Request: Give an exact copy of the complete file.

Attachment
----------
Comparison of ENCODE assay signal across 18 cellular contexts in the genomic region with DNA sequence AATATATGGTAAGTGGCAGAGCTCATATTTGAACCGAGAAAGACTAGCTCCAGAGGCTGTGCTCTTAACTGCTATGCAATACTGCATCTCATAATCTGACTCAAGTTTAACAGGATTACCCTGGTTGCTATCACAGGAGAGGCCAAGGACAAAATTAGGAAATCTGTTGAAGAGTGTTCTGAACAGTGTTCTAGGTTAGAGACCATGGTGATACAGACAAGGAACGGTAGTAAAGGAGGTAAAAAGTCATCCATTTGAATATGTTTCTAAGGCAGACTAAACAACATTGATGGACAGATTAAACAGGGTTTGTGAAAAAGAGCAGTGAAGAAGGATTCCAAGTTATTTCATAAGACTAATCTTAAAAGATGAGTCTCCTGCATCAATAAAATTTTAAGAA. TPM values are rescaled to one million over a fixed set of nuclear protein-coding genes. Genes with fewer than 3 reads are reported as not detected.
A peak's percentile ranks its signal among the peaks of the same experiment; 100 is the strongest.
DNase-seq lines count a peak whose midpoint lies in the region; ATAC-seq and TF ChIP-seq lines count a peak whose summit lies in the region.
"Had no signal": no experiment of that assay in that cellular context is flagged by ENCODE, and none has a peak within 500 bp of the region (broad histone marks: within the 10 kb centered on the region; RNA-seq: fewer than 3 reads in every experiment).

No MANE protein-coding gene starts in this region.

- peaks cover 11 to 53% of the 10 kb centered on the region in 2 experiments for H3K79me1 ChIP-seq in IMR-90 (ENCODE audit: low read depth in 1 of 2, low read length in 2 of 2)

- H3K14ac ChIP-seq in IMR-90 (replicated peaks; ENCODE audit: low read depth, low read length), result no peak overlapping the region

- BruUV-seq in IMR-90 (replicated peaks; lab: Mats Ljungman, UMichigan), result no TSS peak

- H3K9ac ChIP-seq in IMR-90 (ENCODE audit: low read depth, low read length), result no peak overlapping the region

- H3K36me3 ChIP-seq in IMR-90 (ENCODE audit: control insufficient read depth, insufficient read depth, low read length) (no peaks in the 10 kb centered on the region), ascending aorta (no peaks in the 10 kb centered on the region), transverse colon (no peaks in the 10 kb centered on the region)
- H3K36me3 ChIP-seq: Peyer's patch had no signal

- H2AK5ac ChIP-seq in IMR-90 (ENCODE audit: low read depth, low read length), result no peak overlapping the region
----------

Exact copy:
Comparison of ENCODE assay signal across 18 cellular contexts in the genomic region with DNA sequence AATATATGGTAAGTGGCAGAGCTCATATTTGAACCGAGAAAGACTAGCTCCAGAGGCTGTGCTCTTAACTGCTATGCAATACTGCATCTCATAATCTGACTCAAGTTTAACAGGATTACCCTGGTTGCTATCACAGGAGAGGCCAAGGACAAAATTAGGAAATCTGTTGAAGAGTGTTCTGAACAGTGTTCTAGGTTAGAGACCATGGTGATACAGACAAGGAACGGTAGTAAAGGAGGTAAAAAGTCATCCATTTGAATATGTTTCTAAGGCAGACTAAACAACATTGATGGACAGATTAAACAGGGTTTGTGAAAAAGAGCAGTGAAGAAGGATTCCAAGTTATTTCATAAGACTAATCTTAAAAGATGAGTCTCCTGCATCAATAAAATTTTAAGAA. TPM values are rescaled to one million over a fixed set of nuclear protein-coding genes. Genes with fewer than 3 reads are reported as not detected.
A peak's percentile ranks its signal among the peaks of the same experiment; 100 is the strongest.
DNase-seq lines count a peak whose midpoint lies in the region; ATAC-seq and TF ChIP-seq lines count a peak whose summit lies in the region.
"Had no signal": no experiment of that assay in that cellular context is flagged by ENCODE, and none has a peak within 500 bp of the region (broad histone marks: within the 10 kb centered on the region; RNA-seq: fewer than 3 reads in every experiment).

No MANE protein-coding gene starts in this region.

- peaks cover 11 to 53% of the 10 kb centered on the region in 2 experiments for H3K79me1 ChIP-seq in IMR-90 (ENCODE audit: low read depth in 1 of 2, low read length in 2 of 2)

- H3K14ac ChIP-seq in IMR-90 (replicated peaks; ENCODE audit: low read depth, low read length), result no peak overlapping the region

- BruUV-seq in IMR-90 (replicated peaks; lab: Mats Ljungman, UMichigan), result no TSS peak

- H3K9ac ChIP-seq in IMR-90 (ENCODE audit: low read depth, low read length), result no peak overlapping the region

- H3K36me3 ChIP-seq in IMR-90 (ENCODE audit: control insufficient read depth, insufficient read depth, low read length) (no peaks in the 10 kb centered on the region), ascending aorta (no peaks in the 10 kb centered on the region), transverse colon (no peaks in the 10 kb centered on the region)
- H3K36me3 ChIP-seq: Peyer's patch had no signal

- H2AK5ac ChIP-seq in IMR-90 (ENCODE audit: low read depth, low read length), result no peak overlapping the region